So one of those launch sets, or another one, plus some motors, will give them what they need to get flying. But if you haven’t maxed out your budget, or if your ex-spouse beat you to the punch and bought the launch set already, what can you supplement it with?
Another rocket? Maybe complement the E2X launch set with a skill level 1 or 2 builder’s kit. Probably best, if the launch set rocket uses “standard” motors, for the additional rockets to use them too. Big motors generally require a different launch setup.
More motors! You need one per flight, so more motors means more fun before having to go spend more money. Just make sure they’re one of the kinds recommended for the rocket(s) they’re getting.
If we’re talking nerdy adult here, I’d give a book, specifically G. Harry Stine’s Handbook of Model Rocketry. The newest edition is more than a decade old, and some of the thinking in the book has been regarded by some as out of style longer than that, but it’s the standard text on the subject. Ten year olds probably wouldn’t go for it, though. Another, more recent book I haven’t read but have heard good things about, and which might be better for some readers, is Make: Rockets: Down-to-Earth Rocket Science by Mike Westerfield.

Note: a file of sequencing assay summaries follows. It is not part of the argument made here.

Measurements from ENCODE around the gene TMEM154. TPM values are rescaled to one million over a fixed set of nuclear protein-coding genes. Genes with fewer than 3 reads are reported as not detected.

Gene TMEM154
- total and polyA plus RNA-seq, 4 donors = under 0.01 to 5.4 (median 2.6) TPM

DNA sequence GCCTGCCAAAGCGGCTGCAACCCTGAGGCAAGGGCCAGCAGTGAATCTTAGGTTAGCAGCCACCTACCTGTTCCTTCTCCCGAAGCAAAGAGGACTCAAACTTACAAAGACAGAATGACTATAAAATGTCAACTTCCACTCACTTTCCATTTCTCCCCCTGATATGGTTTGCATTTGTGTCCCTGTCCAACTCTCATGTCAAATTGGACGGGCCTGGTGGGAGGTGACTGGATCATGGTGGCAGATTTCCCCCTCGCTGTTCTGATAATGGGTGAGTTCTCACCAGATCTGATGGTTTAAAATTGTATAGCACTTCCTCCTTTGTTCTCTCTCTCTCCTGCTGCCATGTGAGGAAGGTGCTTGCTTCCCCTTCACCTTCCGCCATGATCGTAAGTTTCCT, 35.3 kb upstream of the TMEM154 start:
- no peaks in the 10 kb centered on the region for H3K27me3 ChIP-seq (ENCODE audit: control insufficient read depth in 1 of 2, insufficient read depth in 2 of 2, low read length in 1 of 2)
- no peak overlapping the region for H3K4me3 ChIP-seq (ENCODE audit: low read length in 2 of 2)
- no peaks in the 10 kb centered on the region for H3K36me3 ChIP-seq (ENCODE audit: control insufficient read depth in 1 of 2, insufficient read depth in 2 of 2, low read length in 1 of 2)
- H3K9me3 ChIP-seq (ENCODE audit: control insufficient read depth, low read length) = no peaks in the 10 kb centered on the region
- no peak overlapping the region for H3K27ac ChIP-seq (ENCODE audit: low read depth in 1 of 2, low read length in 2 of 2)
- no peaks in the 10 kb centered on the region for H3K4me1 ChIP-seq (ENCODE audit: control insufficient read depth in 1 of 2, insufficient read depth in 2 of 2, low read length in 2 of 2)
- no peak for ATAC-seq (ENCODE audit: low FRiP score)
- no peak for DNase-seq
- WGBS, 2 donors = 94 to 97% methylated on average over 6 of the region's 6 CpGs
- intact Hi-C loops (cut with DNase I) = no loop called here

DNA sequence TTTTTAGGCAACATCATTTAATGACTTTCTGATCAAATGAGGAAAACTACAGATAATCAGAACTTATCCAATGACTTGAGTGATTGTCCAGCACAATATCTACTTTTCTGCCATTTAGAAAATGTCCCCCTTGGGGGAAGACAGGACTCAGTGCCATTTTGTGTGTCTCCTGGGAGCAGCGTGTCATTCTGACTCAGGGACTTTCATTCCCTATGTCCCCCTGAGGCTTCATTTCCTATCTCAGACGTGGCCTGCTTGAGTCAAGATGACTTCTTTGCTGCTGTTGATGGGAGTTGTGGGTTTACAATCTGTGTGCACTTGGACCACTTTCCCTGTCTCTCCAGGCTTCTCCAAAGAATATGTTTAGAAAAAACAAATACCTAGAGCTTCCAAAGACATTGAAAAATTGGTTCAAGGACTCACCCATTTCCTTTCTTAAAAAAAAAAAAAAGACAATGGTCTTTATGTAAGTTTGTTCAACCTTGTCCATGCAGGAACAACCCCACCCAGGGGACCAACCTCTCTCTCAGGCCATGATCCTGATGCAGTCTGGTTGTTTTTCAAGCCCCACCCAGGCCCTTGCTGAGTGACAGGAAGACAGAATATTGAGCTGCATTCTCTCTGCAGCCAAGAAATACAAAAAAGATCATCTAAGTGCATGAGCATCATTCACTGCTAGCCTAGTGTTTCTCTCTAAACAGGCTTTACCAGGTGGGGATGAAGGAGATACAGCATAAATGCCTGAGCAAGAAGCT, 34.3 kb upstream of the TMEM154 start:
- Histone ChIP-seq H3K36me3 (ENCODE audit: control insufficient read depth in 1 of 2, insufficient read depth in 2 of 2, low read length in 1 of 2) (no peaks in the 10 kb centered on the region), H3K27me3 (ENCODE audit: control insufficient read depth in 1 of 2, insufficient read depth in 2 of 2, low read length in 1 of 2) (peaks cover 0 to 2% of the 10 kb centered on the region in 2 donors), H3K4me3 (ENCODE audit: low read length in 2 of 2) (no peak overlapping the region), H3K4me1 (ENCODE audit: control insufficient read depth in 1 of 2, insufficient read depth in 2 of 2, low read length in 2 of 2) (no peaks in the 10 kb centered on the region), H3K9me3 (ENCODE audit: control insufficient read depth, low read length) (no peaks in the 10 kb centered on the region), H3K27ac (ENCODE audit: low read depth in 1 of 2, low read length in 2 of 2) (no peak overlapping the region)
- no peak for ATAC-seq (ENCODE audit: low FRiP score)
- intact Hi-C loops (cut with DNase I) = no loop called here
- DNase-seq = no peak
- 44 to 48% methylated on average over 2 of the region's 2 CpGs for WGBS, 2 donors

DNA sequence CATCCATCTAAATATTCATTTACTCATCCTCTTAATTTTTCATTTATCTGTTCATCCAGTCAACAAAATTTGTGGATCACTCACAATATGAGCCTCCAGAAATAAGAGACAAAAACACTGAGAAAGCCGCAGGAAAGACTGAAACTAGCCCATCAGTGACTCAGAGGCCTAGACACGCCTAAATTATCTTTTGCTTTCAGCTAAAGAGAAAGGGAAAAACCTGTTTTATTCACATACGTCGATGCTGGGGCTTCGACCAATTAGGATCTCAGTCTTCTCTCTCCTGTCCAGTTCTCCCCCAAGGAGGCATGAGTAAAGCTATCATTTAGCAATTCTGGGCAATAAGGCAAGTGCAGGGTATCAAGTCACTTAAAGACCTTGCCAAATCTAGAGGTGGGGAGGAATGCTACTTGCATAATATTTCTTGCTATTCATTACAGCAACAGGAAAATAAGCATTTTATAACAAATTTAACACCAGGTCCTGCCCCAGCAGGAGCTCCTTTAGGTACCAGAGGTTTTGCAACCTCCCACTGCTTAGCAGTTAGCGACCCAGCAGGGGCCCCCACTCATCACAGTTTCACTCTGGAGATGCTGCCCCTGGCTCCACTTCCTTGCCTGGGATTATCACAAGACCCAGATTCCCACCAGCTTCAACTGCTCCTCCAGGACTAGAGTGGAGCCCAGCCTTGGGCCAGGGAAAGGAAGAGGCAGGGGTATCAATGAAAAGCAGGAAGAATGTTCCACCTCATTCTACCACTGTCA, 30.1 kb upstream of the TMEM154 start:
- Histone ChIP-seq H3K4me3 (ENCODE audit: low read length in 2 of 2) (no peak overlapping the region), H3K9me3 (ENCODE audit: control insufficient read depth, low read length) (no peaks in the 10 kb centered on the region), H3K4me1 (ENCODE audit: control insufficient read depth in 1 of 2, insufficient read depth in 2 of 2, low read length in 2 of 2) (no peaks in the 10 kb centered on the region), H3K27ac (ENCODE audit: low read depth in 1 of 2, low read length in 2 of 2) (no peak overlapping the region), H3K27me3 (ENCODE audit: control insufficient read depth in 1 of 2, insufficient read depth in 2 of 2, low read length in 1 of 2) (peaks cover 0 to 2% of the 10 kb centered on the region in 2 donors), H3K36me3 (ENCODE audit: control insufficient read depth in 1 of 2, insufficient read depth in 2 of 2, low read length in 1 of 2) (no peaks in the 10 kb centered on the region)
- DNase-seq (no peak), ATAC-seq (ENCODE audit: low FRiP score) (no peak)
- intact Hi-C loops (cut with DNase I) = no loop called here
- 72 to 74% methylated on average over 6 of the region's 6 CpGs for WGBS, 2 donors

After that? Well, they’re a bit intangible, but if you have a recipient who’s just gotten hooked on rockets, two of the best things you could buy them are memberships in a local rocket club and in one of the national organizations. These are great resources for a new rocketeer, putting them in contact with people who can give them assistance and advice, give them new ideas to pursue, provide them with fun events to attend, and maybe most importantly, have access to a good place to go fly! Use the search box at rocketreview.com’s clubs listing to look for a nearby club. If you find one (in the U.S.), see which national organization they affiliate with: the National Association of Rocketry or the Tripoli Rocketry Association. (Some do both. The sole Canadian equivalent is the Canadian Association of Rocketry.) Then you can take your gift up another level with a year’s membership in that.
With any luck they’ll get bitten hard by the rocketry bug, and next year you can try to figure out which kind of glue to give them!
* Three Letter Acronyms